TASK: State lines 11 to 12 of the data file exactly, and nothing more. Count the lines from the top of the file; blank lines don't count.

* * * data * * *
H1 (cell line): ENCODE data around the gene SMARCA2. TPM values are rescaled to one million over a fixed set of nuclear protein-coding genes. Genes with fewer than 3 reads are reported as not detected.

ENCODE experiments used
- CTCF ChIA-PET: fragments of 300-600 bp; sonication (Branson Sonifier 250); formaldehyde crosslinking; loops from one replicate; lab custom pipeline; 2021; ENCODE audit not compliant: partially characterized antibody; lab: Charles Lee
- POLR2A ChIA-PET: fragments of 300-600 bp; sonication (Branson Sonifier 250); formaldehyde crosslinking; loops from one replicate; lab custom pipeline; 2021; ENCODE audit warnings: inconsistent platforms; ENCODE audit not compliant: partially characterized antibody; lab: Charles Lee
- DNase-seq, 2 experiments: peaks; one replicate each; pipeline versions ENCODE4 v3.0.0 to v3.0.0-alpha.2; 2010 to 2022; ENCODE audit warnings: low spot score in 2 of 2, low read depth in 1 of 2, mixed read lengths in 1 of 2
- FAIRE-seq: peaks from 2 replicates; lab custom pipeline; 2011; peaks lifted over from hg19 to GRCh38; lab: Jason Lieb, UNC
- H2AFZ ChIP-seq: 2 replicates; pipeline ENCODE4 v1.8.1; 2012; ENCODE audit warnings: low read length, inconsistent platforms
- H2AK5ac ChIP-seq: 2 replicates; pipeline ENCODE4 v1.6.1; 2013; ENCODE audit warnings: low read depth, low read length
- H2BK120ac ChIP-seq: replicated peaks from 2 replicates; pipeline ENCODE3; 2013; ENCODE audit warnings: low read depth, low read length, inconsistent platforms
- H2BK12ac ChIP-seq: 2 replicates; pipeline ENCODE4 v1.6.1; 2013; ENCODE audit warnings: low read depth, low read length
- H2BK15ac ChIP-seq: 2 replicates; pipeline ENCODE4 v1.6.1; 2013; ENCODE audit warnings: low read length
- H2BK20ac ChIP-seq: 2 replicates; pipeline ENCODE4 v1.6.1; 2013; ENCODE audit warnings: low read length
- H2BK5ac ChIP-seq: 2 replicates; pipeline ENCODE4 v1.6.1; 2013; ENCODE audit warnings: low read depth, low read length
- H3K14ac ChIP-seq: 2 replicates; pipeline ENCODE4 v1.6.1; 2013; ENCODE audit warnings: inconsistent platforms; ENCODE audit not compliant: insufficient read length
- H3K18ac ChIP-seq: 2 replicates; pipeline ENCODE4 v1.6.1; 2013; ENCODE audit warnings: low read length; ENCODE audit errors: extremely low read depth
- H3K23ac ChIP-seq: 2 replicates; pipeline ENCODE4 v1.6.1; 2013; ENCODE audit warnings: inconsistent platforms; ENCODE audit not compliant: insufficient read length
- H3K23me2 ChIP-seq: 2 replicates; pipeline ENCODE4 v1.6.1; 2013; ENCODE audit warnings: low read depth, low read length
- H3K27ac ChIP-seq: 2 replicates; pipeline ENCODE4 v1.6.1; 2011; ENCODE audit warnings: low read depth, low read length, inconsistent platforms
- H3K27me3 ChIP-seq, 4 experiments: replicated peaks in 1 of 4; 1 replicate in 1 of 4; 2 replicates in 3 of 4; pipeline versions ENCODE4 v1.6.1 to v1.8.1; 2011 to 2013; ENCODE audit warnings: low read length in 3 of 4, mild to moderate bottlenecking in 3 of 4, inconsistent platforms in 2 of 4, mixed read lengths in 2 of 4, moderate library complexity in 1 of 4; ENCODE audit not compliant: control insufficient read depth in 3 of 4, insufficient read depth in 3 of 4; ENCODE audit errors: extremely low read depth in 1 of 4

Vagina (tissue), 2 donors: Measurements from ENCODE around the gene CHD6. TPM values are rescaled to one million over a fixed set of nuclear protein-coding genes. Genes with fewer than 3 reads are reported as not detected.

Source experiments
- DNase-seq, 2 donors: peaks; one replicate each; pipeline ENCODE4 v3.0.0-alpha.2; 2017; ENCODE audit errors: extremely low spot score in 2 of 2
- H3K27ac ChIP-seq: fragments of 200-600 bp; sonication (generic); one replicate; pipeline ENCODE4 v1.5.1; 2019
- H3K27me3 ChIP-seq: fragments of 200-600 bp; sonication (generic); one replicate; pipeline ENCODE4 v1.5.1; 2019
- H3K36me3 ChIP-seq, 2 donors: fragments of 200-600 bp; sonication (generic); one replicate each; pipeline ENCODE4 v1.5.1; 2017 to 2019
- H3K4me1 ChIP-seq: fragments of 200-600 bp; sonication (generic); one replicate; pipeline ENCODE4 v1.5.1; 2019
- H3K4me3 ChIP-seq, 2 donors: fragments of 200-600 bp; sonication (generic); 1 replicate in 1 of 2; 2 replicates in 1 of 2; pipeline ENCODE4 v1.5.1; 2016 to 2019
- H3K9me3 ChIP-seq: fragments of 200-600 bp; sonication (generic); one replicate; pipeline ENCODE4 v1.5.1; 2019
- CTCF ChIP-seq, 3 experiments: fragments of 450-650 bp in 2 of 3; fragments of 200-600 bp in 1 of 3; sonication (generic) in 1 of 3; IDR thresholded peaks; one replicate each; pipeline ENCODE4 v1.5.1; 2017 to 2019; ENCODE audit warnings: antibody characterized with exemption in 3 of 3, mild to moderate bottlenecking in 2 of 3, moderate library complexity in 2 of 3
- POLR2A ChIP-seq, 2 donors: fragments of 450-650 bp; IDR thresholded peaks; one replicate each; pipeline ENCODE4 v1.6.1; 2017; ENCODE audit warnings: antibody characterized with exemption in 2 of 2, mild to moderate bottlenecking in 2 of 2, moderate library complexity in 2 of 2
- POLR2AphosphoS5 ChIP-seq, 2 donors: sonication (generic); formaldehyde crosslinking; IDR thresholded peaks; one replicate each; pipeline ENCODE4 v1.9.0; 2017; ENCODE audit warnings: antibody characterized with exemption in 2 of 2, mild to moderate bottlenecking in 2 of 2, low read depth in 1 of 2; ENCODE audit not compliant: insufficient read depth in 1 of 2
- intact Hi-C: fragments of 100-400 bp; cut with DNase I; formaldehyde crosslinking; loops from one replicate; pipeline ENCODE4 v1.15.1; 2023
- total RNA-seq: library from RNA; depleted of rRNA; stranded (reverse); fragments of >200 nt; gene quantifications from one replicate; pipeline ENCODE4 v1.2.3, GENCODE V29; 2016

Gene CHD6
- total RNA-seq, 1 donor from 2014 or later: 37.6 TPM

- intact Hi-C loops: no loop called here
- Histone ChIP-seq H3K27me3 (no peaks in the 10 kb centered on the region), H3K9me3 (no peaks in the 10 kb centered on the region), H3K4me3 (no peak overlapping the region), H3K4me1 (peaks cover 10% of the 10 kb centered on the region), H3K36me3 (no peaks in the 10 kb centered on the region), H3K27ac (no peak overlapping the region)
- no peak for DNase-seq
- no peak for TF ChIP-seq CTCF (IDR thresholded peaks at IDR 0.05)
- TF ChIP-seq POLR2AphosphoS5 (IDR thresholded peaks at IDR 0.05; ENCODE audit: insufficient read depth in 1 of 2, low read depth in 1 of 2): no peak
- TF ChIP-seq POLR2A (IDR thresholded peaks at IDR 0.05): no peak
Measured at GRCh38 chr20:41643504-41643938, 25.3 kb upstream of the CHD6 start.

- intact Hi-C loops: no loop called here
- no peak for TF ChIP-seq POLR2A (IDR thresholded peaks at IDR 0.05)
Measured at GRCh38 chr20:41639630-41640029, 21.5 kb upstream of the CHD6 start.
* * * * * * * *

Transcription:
- H2BK15ac ChIP-seq: 2 replicates; pipeline ENCODE4 v1.6.1; 2013; ENCODE audit warnings: low read length
- H2BK20ac ChIP-seq: 2 replicates; pipeline ENCODE4 v1.6.1; 2013; ENCODE audit warnings: low read length